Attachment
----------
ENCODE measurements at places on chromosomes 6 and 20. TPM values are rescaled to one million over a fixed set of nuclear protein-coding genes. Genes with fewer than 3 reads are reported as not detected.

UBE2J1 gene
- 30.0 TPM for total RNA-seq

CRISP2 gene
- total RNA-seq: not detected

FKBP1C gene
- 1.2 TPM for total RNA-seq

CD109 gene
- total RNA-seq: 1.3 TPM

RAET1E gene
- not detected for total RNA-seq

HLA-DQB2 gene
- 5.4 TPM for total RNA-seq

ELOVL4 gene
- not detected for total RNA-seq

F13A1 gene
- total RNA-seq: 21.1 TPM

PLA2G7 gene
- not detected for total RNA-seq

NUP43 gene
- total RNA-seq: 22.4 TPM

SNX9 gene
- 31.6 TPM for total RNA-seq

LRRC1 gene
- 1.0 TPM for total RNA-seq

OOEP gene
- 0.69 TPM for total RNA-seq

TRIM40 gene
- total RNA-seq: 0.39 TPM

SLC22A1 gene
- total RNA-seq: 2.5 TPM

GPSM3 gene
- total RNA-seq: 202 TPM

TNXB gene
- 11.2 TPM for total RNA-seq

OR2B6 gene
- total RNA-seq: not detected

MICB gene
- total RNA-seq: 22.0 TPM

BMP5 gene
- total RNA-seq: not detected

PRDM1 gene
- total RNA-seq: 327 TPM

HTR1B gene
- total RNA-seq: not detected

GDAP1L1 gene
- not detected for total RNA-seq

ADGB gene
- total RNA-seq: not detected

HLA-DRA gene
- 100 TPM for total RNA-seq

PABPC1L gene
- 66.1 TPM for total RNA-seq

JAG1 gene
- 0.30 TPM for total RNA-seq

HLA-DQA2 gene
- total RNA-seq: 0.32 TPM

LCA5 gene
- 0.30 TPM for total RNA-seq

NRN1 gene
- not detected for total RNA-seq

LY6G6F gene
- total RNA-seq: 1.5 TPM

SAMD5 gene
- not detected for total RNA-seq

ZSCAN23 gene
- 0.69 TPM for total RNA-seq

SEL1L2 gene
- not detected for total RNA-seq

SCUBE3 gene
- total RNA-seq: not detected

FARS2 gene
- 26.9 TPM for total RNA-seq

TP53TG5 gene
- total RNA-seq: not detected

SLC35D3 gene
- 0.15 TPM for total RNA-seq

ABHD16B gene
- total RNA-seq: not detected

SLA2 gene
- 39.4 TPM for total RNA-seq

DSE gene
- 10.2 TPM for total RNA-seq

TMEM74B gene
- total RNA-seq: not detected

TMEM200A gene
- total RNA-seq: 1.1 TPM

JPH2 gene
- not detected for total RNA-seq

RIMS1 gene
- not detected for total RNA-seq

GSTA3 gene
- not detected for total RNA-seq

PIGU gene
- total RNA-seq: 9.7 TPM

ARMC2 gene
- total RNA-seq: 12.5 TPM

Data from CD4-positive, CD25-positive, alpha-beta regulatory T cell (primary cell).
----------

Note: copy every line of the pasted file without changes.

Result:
ENCODE measurements at places on chromosomes 6 and 20. TPM values are rescaled to one million over a fixed set of nuclear protein-coding genes. Genes with fewer than 3 reads are reported as not detected.

UBE2J1 gene
- 30.0 TPM for total RNA-seq

CRISP2 gene
- total RNA-seq: not detected

FKBP1C gene
- 1.2 TPM for total RNA-seq

CD109 gene
- total RNA-seq: 1.3 TPM

RAET1E gene
- not detected for total RNA-seq

HLA-DQB2 gene
- 5.4 TPM for total RNA-seq

ELOVL4 gene
- not detected for total RNA-seq

F13A1 gene
- total RNA-seq: 21.1 TPM

PLA2G7 gene
- not detected for total RNA-seq

NUP43 gene
- total RNA-seq: 22.4 TPM

SNX9 gene
- 31.6 TPM for total RNA-seq

LRRC1 gene
- 1.0 TPM for total RNA-seq

OOEP gene
- 0.69 TPM for total RNA-seq

TRIM40 gene
- total RNA-seq: 0.39 TPM

SLC22A1 gene
- total RNA-seq: 2.5 TPM

GPSM3 gene
- total RNA-seq: 202 TPM

TNXB gene
- 11.2 TPM for total RNA-seq

OR2B6 gene
- total RNA-seq: not detected

MICB gene
- total RNA-seq: 22.0 TPM

BMP5 gene
- total RNA-seq: not detected

PRDM1 gene
- total RNA-seq: 327 TPM

HTR1B gene
- total RNA-seq: not detected

GDAP1L1 gene
- not detected for total RNA-seq

ADGB gene
- total RNA-seq: not detected

HLA-DRA gene
- 100 TPM for total RNA-seq

PABPC1L gene
- 66.1 TPM for total RNA-seq

JAG1 gene
- 0.30 TPM for total RNA-seq

HLA-DQA2 gene
- total RNA-seq: 0.32 TPM

LCA5 gene
- 0.30 TPM for total RNA-seq

NRN1 gene
- not detected for total RNA-seq

LY6G6F gene
- total RNA-seq: 1.5 TPM

SAMD5 gene
- not detected for total RNA-seq

ZSCAN23 gene
- 0.69 TPM for total RNA-seq

SEL1L2 gene
- not detected for total RNA-seq

SCUBE3 gene
- total RNA-seq: not detected

FARS2 gene
- 26.9 TPM for total RNA-seq

TP53TG5 gene
- total RNA-seq: not detected

SLC35D3 gene
- 0.15 TPM for total RNA-seq

ABHD16B gene
- total RNA-seq: not detected

SLA2 gene
- 39.4 TPM for total RNA-seq

DSE gene
- 10.2 TPM for total RNA-seq

TMEM74B gene
- total RNA-seq: not detected

TMEM200A gene
- total RNA-seq: 1.1 TPM

JPH2 gene
- not detected for total RNA-seq

RIMS1 gene
- not detected for total RNA-seq

GSTA3 gene
- not detected for total RNA-seq

PIGU gene
- total RNA-seq: 9.7 TPM

ARMC2 gene
- total RNA-seq: 12.5 TPM

Data from CD4-positive, CD25-positive, alpha-beta regulatory T cell (primary cell).